A Self-Styled ‘Troublemaker’ Creates a Different
Contemporary art owned by the billionaire François
Pinault is displayed beneath the rotunda of the Bourse de Commerce and frescoes
of a colonialist past.
François Pinault, the French billionaire, has never had much time for
convention. “Avoid the paths already trodden,” has been his motto. Bored with
acquiring Impressionist or Cubist works with surefire credentials, he said to
himself four decades ago: “It’s impossible that we have become so stupid today
that there are no human beings alive capable of creating tomorrow’s
of that conviction are now on display in a contemporary art museum that opened
in Paris on Saturday under the cupola of the Bourse de Commerce. With the
Louvre to one side and the Pompidou Center to the other, this upstart in the
cultural life of Paris combines tradition and modernity.
grain exchange, the light-filled building has undergone a $170 million
redevelopment conceived by the Pritzker Prize-winning Japanese architect Tadao
Ando, who previously worked with Pinault at the Palazzo Grassi in Venice. Ando
installed a 108-foot-diameter concrete cylinder inside the central rotunda,
creating a core display area while retaining the framework of the original.
palimpsest of French history,” as Martin Bethenod, the museum’s director, put
No layer of
the palimpsest has been concealed. Restored 19th-century frescoes beneath the
dome illustrate the global commerce of the time. Titled “Triumphal France,”
they amount to a primer in the demeaning stereotypes of a Eurocentric colonized
world where white traders did business with bare-chested African warriors.
juxtaposition with the many works in the galleries below by Black American
artists, including David Hammons and Kerry James Marshall, is potent. Their
pieces, driven by reflection on the grotesqueness and lasting wounds of racism,
seem charged by the setting.
is a theme. Nothing lasts, yet nothing is entirely gone. At the center of the
museum’s initial exhibition stands a wax replica of the 16th-century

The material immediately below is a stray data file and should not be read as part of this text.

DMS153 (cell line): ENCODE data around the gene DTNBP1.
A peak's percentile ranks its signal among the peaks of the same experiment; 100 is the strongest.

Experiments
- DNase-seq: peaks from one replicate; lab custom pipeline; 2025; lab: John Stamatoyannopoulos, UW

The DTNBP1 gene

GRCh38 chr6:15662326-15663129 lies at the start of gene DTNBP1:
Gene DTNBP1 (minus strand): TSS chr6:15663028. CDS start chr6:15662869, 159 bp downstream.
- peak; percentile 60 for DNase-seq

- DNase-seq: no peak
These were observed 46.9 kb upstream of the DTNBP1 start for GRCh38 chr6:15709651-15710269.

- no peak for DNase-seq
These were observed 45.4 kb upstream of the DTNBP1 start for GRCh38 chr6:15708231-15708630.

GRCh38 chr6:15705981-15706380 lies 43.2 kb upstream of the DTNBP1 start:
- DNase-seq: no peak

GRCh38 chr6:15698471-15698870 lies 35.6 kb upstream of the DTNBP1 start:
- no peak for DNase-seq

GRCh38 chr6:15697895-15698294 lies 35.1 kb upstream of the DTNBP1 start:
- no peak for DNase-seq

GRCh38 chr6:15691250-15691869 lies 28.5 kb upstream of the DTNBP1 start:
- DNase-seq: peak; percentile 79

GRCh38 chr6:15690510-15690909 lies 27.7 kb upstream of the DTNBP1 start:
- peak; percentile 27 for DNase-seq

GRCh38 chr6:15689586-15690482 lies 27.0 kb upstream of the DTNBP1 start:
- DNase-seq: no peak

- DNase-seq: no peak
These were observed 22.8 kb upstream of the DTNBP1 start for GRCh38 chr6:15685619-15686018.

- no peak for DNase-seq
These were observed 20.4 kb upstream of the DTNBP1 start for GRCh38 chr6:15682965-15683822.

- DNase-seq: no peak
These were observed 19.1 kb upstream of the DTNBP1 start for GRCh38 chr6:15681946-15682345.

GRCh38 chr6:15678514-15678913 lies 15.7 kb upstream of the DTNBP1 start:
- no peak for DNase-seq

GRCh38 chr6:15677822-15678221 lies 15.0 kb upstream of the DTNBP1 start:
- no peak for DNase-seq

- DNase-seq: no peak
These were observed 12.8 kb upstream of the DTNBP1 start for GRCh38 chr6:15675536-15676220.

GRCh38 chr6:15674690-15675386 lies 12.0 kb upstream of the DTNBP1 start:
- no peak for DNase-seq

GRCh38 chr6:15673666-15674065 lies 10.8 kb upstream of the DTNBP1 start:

Giambologna statue “The Abduction of the Sabine Women,” three writhing figures
intertwined. Created by the Swiss artist Urs Fischer, it was set alight at the
museum’s opening on Saturday and will burn for six months, leaving nothing
So a high
mannerist masterpiece becomes an elaborate giant candle: Sic transit gloria
mundi. The Bourse de Commerce itself has been rented from Paris City Hall on a
50-year lease — a reminder that the museum’s life span may not be eternal.
Ando’s cylinder is designed so that it can be removed once the lease expires.
Pinault, 84, a self-styled “troublemaker,” has always
been more interested in disruption than permanence.
rural Brittany, he went on to parlay a small timber business into a $42 billion
diversified luxury-goods conglomerate, including brands like Gucci and Saint
Laurent. I asked him about time passing. “Well, I am like everyone: As you grow
older, that issue gnaws at you a little, but I am not obsessed by the time that
may be left to me,” he said in an interview. “I hope it will be as long as
asked, can anyone take himself for important, confronted by the sweep of
history? “Humility must be worked on with a pumice stone every day,” he said.
“The ego is something that grows if you don’t apply weed killer.”
in his office at the Bourse de Commerce hangs “SEPT.13, 2001,” a work in black
and white by the Japanese artist On Kawara. It is a reminder that the
unimaginable can happen — that as Victor Hugo put it, “Nothing is more imminent
than the impossible.” Yet life continues nonetheless.
“The ego is something that grows if you don’t apply
weed killer,” said François Pinault, the luxury goods billionaire whose
collection is on show at the Bourse de Commerce.
Pinault, the project represents a long-held ambition to house some of his more
than 10,000 works by artists including Cy Twombly, Cindy Sherman, Damien Hirst,
Jeff Koons and Marlene Dumas in a Paris museum. That effort began about 20
years ago with plans, later aborted, to take over a disused Renault car factory
in the suburb of Boulogne-Billancourt.
Sherman’s work is on prominent display — including a haunting photograph of a